The progress report has been most regressive. The Department of Health (DOH) 7 is yet to reconcile data with ground figures after health facilities in the region have yet to submit their report on the actual number of Covid-19 vaccine jabs it had already administered.
“I was trying to dig into the discrepancy and how we should be able to address this. One is the reporting. We really encourage our facilities, our vaccination partners, to please submit daily your report on the number of individuals you have vaccinated,” said DOH 7 spoksperson Dr. Mary Jean Loreche on March 24, supposedly the deadline set to use up the 29,520 doses of AstraZeneca (AZ) vaccines allocated for Central Visayas. The initial list appears that the rollout had inoculated only 46 percent or 13,781 doses of the target. The percentage doesn’t seem to show it is only a problem of delayed reporting. It may be a problem of inefficiency.
Loreche said the DOH 7 might extend the deadline, although the final say should come from the national office. The unused AZ vaccines may be distributed to other subgroups in Priority A, which includes senior citizens and other frontliners not directly in the health sector. We understand there is supposed to be a quick substitution list, although we wonder if there is some kind of pre-registration for the second wave of qualifiers.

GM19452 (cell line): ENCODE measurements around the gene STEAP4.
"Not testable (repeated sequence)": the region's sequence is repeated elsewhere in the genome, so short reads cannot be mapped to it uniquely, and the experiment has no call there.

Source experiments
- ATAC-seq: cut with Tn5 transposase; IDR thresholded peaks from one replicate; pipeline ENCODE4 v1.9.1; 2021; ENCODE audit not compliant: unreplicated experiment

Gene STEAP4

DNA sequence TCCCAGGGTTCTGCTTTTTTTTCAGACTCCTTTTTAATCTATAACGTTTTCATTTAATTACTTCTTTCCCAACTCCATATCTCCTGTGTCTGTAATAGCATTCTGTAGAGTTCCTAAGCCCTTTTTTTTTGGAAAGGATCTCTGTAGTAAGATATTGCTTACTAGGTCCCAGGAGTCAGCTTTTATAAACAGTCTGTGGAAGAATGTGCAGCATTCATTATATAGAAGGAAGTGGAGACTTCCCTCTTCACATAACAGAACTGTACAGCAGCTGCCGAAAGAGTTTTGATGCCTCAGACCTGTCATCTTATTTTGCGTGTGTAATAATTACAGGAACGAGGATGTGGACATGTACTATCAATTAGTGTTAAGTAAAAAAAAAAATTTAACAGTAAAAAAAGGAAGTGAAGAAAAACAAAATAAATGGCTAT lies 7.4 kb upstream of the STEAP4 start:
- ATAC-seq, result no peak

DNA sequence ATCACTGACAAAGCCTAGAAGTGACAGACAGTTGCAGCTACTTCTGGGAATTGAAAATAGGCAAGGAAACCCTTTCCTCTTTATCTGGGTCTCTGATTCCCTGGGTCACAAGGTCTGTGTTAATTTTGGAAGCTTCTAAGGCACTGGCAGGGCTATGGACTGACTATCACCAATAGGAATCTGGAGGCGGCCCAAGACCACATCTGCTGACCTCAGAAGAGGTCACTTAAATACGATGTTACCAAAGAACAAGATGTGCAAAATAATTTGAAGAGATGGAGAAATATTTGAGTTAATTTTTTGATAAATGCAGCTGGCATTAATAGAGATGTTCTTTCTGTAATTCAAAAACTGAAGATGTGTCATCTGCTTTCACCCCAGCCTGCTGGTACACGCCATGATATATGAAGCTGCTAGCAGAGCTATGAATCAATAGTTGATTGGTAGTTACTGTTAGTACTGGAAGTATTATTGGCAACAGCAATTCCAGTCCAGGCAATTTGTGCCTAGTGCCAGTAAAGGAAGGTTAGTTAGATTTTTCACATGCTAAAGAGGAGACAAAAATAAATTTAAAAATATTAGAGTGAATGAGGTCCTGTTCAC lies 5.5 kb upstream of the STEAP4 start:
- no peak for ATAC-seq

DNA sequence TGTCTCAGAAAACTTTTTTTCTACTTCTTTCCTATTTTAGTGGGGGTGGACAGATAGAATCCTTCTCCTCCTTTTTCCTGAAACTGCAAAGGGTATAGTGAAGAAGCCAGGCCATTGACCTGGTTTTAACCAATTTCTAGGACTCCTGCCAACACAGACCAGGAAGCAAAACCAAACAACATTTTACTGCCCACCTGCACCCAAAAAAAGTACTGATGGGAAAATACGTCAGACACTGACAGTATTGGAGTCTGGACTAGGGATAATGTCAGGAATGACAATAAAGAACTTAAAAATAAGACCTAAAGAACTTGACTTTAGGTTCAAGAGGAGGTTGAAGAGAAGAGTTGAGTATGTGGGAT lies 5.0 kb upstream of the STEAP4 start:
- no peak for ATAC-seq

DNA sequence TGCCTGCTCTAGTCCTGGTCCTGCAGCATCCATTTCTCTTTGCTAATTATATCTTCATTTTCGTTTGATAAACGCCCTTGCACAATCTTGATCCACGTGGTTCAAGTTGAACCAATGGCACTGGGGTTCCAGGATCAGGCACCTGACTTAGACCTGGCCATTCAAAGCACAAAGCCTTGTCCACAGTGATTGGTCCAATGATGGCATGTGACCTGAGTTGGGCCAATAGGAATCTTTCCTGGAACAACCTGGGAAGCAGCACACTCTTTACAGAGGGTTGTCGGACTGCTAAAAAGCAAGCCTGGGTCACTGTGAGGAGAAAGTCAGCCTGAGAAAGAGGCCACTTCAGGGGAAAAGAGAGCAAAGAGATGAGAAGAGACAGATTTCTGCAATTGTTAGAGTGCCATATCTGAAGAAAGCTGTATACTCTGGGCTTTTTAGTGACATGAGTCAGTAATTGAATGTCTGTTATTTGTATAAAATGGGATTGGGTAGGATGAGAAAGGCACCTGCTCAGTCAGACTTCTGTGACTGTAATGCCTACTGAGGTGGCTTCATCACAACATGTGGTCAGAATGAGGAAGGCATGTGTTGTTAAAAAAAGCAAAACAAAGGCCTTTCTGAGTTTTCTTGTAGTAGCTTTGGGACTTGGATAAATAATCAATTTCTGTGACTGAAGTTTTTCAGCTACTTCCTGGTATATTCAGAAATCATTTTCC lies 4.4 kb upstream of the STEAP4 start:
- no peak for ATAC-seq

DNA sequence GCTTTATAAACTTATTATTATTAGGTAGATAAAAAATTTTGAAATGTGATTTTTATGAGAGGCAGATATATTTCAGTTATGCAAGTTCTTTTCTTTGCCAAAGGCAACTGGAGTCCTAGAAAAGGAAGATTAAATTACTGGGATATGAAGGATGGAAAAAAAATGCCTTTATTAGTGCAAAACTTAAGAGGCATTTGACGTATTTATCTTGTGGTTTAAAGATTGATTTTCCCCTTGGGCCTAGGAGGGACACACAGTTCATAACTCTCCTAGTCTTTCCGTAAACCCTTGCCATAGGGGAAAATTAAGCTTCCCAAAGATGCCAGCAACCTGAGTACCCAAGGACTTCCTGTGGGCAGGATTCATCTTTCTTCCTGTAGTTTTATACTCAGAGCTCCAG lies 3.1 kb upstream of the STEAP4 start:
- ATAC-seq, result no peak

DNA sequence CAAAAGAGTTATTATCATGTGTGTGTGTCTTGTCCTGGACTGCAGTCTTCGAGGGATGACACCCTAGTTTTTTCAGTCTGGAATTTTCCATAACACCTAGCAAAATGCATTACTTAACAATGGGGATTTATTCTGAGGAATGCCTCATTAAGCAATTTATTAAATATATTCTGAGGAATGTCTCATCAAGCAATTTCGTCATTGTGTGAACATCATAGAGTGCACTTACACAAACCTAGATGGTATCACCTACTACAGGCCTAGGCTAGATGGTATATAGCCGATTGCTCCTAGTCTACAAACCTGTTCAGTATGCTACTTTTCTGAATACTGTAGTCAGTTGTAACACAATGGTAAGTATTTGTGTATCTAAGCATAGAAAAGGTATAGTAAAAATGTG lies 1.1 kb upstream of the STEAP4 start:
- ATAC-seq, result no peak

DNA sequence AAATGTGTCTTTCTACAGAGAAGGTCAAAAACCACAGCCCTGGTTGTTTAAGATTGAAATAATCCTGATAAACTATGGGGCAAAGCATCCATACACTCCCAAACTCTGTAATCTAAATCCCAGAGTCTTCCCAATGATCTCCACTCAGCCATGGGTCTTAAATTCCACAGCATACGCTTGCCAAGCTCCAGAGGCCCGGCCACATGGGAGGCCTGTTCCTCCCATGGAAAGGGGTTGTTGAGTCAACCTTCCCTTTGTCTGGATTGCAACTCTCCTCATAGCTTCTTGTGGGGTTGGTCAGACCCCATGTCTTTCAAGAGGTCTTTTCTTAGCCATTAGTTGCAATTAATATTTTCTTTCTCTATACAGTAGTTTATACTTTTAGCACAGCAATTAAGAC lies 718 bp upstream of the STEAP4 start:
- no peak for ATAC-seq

The earlier instruction was that the DOH would recall any excess inventory after the March 24 deadline and redistribute them in areas where the number of cases had surged. In which case, the excess AZ vaccines are likely to be shipped back to the National Capital Region, whose health facilities’ critical care are up to the neck, people are dying mid-queue.
If Central Visayas’s health facilities underperform in the vaccine rollout, the AZ round will be such a missed opportunity. The region was allocated a total of 110,760 doses from the 1.125 million doses of Sinovac and AZ vaccines. Thirty-thousand of those are AZ vaccines and 80,760 doses were from Sinovac.
But here’s the rub. The second dose of the AZ vaccine is to be given on the 12th week after the first dose, but since the vaccines expire in nine weeks, or on May 31, 2021, all of the current batch has to be administered as first doses. We have to wait for the next AZ vaccines to fly in, hopefully in time for the due second dose.
Efficient is probably the last word to describe the manner we have delivered the vaccine in our part of the world. At this point, it may help to identify the weak links in the program and address them while another bulk is set to arrive, as the government promised, in May.